Found in David Vinjamuri’s Accidental Branding (one of several books I have still to go through), talking about the founding of the Clif Bar:
Gary loved the package, but he was reluctant to name the bar after himself … As they were ﬁnalizing packaging a couple of months later, they ran a trademark search, only to learn that the name might infringe on a product called Gary’s All Natural Peanuts. Erickson wrote a letter to the company, who promptly threatened to sue them.
What the heck?
The incident is in another book, Raising the Bar, which founder Gary Erickson himself wrote:
We did a trademark search and found a product called Gary’s All Natural Peanuts. We thought, “Well, it’s not exactly a bar. Let’s write them a letter and tell them what we are doing.” In no time ﬂat we received a letter from the large multinational company that made the product telling us that they would come after us with all their attorneys and sue us for so much money that we would regret ever thinking of Gary Bar.
I’d love to tell you who the multinational is, but a USPTO search does not reveal this trade mark. There is, however, one for plain old Gary’s for a company called Gary’s Peanuts, Inc., but I dare not presume it’s the same one. (It’s owned by Severn Peanut Co., Inc., a subsidiary of Meherrin Agricultural & Chemical Co., Inc., which owns Hampton Farms. Not sure if these guys are a ‘multinational’ as they look pretty local to me.)
Whomever responded to Gary Erickson, this is abysmal business behaviour, Peanut people. Here’s a new company trying to do the right thing and probably wrote a very polite letter. Your ﬁrst response, if the above is correct, is to resort to lawyers.
Where I come from, formal proceedings are a last resort. Most people are able to work out their differences professionally and show some responsibility for their positions ﬁrst. But if you want to enrich the legal profession and look like dicks when the story is retold, be my guest.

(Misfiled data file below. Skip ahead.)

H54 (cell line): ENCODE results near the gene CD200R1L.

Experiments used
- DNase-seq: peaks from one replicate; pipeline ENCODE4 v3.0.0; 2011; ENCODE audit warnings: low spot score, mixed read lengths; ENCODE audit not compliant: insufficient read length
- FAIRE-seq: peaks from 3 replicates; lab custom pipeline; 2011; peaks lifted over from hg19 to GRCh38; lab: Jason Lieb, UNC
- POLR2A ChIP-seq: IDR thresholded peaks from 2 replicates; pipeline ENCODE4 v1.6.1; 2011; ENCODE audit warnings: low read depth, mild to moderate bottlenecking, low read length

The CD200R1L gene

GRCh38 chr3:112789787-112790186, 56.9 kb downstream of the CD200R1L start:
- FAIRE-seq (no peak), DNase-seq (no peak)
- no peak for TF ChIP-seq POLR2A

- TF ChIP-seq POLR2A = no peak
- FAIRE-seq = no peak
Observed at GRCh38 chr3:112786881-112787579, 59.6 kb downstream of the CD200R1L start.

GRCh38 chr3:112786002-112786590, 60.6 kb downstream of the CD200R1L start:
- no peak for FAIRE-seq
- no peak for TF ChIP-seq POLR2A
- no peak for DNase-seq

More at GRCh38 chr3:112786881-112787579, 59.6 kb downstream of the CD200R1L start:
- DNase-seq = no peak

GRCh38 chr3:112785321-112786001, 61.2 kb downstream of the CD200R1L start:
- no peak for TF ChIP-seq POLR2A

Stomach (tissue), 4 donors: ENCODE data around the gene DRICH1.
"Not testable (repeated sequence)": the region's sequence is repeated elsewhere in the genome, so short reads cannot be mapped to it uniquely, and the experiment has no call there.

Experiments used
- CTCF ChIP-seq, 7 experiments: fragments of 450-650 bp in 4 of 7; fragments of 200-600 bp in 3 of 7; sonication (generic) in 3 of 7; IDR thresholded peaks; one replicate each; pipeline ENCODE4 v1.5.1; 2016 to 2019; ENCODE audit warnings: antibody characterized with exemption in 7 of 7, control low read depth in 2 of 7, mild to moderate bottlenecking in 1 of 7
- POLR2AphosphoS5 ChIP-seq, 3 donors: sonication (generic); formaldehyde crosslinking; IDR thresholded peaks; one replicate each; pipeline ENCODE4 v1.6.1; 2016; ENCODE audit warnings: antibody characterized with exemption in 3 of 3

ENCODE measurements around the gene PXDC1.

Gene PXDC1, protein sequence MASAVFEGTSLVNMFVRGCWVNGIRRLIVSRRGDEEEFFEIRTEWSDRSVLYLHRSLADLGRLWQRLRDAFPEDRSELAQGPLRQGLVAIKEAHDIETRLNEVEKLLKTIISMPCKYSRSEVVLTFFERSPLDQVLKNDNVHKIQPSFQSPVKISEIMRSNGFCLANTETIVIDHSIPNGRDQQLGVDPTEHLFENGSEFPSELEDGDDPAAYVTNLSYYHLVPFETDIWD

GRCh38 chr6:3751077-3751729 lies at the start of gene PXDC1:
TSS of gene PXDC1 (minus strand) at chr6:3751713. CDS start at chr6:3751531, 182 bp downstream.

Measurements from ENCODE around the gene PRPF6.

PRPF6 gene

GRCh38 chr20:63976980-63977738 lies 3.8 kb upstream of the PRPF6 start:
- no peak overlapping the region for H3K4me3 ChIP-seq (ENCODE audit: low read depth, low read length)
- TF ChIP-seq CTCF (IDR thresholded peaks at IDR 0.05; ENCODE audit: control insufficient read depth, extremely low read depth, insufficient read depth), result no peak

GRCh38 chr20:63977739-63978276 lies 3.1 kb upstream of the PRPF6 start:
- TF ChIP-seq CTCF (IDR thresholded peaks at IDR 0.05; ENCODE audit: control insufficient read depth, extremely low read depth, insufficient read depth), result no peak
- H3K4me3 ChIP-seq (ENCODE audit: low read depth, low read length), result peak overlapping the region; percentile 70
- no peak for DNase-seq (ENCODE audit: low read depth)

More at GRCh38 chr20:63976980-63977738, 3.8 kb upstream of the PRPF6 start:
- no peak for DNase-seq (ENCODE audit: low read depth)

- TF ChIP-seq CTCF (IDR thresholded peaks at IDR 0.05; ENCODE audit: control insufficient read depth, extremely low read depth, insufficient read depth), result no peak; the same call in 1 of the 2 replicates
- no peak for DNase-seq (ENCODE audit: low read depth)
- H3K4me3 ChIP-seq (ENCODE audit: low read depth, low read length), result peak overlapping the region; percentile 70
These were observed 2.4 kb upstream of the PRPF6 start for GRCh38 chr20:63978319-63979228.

It still amazes me how gutless some people are. And we wonder why the US is in the ﬁnancial poo. Could it be because money is going to the wrong department for things that most normal people can sort out with a letter or two?
PS.: Below is a response from Tom Nolan of Hampton Farms, conﬁrming it was not his company who threatened Gary Erickson, and that they are not a multinational—so it more than gets them off the hook. It makes me wonder, now, just who Erickson wrote to, as the Gary’s All Natural Peanuts trade mark does not come up in a search.Posted by Jack Yan, 00:04
Hello Mr. Yan,
My name is Tom Nolan & I'm VP of Sales & Marketing for Hampton Farms. We indeed own the trademark for Gary's Peanuts. We aqcuired this Brand in an acquisition in August of 2003. Gary's Peanuts was founded by three men named Gary, sometime in the 70's, in downtown Cincinati. it was intially sold in the early 80's and has been through many transactions, creating different ownerships, until 2003.
I can confirm that we at Hampton Farms, Severn Peanut & Meherrin, were not involved with the legal threats you described. All trademark issues come through me, since 1996, and we've never been contacted regarding anyone desiring to use the Gary's name.
We are not a multinational. We remain a family owned company, strongly committed to the success of the american peanut farmer. We work closely with growers in VA, NC, SC, GA, TX & NM. We have 4 facilities in 3 states which make peanut products ranging from In-Shell Roasted Peanuts to Peanut Butter.
We hope your readers and loyal customers of Clif Bar will not infer any unprofessional actions by personnel at Hampton Farms. Thank you for not presuming we had acted this way.
# posted by Anonymous: 12/29/2009 03:36:00 PM
Mr Nolan, thank you for clearing that up. When Gary’s All Natural Peanuts did not appear in my trade mark search (even for dormant trade marks), I got a bit suspicious. I’m glad I put this out there so it could be answered to, and I’ll append a small note to the original blog post inviting readers to scroll down and read your response.Post a Comment
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